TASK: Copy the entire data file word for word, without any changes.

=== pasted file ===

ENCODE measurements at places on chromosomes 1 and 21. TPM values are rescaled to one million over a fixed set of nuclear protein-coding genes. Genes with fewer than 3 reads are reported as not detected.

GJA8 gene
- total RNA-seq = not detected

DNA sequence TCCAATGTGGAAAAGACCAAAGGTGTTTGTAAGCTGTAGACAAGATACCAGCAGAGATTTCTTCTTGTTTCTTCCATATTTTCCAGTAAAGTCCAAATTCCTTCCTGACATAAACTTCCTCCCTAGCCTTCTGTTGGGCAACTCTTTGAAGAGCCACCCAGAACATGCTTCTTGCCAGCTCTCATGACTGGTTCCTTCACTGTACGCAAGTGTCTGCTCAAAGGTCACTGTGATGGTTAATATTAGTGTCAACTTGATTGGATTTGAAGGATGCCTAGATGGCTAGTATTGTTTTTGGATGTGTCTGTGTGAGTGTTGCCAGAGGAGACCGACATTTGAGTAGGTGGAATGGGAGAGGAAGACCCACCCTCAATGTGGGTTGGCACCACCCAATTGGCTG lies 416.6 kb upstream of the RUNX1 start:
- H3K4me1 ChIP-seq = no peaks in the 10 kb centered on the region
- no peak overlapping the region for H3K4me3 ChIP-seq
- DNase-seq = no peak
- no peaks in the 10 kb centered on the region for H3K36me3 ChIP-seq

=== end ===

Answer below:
ENCODE measurements at places on chromosomes 1 and 21. TPM values are rescaled to one million over a fixed set of nuclear protein-coding genes. Genes with fewer than 3 reads are reported as not detected.

GJA8 gene
- total RNA-seq = not detected

DNA sequence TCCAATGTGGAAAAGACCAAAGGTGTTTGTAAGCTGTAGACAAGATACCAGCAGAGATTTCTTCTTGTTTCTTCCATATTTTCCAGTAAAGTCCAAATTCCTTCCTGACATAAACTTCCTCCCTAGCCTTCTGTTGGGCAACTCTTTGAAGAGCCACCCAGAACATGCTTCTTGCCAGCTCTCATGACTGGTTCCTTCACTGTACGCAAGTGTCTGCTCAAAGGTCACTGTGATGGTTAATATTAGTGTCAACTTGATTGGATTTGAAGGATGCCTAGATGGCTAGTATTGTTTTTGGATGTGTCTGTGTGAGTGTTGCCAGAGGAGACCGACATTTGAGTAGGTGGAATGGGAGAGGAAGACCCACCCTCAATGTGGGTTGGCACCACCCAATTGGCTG lies 416.6 kb upstream of the RUNX1 start:
- H3K4me1 ChIP-seq = no peaks in the 10 kb centered on the region
- no peak overlapping the region for H3K4me3 ChIP-seq
- DNase-seq = no peak
- no peaks in the 10 kb centered on the region for H3K36me3 ChIP-seq